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dc.contributor.authorXiao, Xiang
dc.contributor.authorYang, Bo-Yi
dc.contributor.authorMarkevych, Iana
dc.contributor.authorBloom, Michael S
dc.contributor.authorDharmage, Shyamali C
dc.contributor.authorJalaludin, Bin
dc.contributor.authorKnibbs, Luke D
dc.contributor.authorHeinrich, Joachim
dc.contributor.authorMorawska, Lidia
dc.contributor.authorLin, Shao
dc.contributor.authorRoponen, Marjut
dc.contributor.authorGuo, Yuming
dc.contributor.authorHung Lam Yim, Steve
dc.contributor.authorLeskinen, Ari
dc.contributor.authorKomppula, Mika
dc.contributor.authorJalava, Pasi
dc.contributor.authorYu, Hong-Yao
dc.contributor.authorZeeshan, Mohammed
dc.contributor.authorZeng, Xiao-Wen
dc.contributor.authorDong, Guang-Hui
dc.date.accessioned2020-01-14T13:33:50Z
dc.date.available2020-01-14T13:33:50Z
dc.date.issued2020
dc.identifier.urihttps://erepo.uef.fi/handle/123456789/7940
dc.description.abstractEvidence suggests that residential greenness may be protective of high blood pressure, but there is scarcity of evidence on the associations between greenness around schools and blood pressure among children. We aimed to investigate this association in China. Our study included 9354 children from 62 schools in the Seven Northeastern Cities Study. Greenness around each child’s school was measured by NDVI (Normalized Difference Vegetation Index) and SAVI (Soil-Adjusted Vegetation Index). Particulate matter ≤ 1 μm (PM1) concentrations were estimated by spatiotemporal models and nitrogen dioxide (NO2) concentrations were collected from air monitoring stations. Associations between greenness and blood pressure were determined by generalized linear and logistic mixed-effect models. Mediation by air pollution was assessed using mediation analysis. Higher greenness was consistently associated with lower blood pressure. An increase of 0.1 in NDVI corresponded to a reduction in SBP of 1.39 mmHg (95% CI: 1.86, −0.93) and lower odds of hypertension (OR = 0.76, 95% CI: 0.69, 0.82). Stronger associations were observed in children with higher BMI. Ambient PM1 and NO2 mediated 33.0% and 10.9% of the association between greenness and SBP, respectively. In summary, greater greenness near schools had a beneficial effect on blood pressure, particularly in overweight or obese children in China. The associations might be partially mediated by air pollution. These results might have implications for policy makers to incorporate more green space for both aesthetic and health benefits.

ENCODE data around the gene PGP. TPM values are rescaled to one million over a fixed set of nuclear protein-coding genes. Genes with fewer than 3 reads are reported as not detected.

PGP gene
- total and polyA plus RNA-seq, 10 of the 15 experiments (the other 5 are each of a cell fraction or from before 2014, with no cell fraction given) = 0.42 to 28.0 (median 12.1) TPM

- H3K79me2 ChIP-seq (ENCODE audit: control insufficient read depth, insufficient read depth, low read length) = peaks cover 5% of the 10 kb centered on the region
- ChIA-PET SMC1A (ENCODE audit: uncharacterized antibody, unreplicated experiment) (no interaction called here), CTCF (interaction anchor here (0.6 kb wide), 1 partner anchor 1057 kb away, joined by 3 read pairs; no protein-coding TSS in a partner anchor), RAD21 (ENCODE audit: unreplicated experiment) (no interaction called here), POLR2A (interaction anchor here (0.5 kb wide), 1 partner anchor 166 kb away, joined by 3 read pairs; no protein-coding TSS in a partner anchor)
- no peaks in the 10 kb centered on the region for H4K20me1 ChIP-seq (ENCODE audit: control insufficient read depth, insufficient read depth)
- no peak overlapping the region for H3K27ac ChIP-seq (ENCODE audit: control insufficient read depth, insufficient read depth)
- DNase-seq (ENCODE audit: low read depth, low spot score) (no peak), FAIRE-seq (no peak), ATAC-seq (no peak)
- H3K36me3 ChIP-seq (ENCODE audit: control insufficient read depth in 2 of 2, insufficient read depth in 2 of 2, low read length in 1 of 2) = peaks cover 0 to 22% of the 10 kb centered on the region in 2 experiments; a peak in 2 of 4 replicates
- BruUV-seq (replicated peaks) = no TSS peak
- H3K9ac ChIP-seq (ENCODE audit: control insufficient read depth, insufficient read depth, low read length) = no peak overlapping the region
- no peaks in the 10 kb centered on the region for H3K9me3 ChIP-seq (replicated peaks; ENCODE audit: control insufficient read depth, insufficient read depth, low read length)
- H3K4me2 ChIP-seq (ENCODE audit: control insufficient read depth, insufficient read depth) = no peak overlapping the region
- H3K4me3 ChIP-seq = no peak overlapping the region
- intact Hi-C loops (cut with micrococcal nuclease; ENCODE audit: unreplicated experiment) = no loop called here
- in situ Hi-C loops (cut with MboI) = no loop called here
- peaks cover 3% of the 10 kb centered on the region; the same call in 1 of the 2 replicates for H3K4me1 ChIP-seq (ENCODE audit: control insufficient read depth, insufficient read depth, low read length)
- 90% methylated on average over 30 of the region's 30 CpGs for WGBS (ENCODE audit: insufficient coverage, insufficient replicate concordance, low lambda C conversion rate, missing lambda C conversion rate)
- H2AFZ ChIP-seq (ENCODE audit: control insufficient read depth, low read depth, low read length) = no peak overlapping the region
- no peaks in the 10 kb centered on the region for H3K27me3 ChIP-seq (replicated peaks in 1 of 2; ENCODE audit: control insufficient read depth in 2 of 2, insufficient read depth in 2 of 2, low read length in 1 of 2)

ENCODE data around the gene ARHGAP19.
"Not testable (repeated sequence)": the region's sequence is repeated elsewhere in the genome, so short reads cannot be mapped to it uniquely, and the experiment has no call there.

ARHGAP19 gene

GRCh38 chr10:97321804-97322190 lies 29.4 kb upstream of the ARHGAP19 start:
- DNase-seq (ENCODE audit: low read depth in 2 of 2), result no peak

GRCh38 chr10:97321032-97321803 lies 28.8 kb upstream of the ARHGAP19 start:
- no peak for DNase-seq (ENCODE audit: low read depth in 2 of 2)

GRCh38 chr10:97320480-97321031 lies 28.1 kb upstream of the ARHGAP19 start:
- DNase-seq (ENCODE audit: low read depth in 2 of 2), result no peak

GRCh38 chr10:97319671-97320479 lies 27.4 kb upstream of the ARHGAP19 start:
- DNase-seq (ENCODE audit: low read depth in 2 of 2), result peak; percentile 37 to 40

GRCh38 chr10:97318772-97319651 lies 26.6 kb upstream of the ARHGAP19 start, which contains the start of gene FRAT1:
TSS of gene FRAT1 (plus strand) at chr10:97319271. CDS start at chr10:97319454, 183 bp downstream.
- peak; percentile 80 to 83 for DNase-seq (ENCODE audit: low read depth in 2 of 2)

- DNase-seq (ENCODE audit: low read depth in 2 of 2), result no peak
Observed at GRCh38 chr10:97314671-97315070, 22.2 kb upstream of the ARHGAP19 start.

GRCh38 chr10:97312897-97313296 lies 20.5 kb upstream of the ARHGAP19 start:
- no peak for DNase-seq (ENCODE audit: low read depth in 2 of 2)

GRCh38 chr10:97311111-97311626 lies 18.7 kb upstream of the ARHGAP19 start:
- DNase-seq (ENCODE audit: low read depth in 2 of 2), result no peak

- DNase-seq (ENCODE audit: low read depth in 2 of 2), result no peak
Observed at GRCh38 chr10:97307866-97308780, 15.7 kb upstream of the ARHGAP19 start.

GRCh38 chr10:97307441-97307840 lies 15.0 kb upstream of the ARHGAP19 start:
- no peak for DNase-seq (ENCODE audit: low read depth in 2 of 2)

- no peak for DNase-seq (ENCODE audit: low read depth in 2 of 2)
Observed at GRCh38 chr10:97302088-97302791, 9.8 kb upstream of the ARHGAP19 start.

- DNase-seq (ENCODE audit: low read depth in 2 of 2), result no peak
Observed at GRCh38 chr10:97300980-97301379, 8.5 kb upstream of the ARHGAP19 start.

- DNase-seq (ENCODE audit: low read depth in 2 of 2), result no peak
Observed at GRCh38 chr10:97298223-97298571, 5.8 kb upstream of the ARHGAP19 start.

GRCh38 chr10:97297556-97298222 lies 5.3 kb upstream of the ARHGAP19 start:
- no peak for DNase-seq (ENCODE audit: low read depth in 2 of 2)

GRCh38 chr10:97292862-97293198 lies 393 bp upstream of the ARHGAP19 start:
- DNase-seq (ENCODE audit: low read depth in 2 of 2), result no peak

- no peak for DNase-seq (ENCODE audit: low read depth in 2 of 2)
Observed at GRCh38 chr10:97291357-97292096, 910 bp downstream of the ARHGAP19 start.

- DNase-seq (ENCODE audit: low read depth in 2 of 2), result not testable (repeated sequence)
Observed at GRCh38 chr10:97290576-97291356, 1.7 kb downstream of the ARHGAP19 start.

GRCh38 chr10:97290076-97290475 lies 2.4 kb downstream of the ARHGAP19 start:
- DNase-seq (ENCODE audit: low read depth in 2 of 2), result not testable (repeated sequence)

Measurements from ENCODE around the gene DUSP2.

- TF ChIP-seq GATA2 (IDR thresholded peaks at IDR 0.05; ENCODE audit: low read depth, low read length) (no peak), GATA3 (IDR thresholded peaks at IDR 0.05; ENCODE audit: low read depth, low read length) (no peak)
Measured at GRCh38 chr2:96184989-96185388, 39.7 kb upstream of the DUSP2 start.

dc.language.isoenglanti
dc.publisherElsevier BV
dc.relation.ispartofseriesEnvironmental pollution
dc.relation.urihttp://dx.doi.org/10.1016/j.envpol.2019.113422
dc.rightsCC BY-NC-ND https://creativecommons.org/licenses/by-nc-nd/4.0/
dc.subjectgreenness
dc.subjectblood pressure
dc.subjecthypertension
dc.subjectmodification
dc.subjectmediation
dc.titleGreenness around schools associated with lower risk of hypertension among children: Findings from the Seven Northeastern Cities Study in China
dc.description.versionfinal draft
dc.contributor.departmentDepartment of Applied Physics, activities
dc.contributor.departmentYmpäristö- ja biotieteiden laitos / Toiminta
uef.solecris.id66080704en
dc.type.publicationTieteelliset aikakauslehtiartikkelit
dc.rights.accessrights© Elsevier Ltd.
dc.relation.doi10.1016/j.envpol.2019.113422
dc.description.reviewstatuspeerReviewed
dc.relation.articlenumber113422
dc.relation.issn0269-7491
dc.relation.volume256
dc.rights.accesslevelopenAccess
dc.type.okmA1
uef.solecris.openaccessEi


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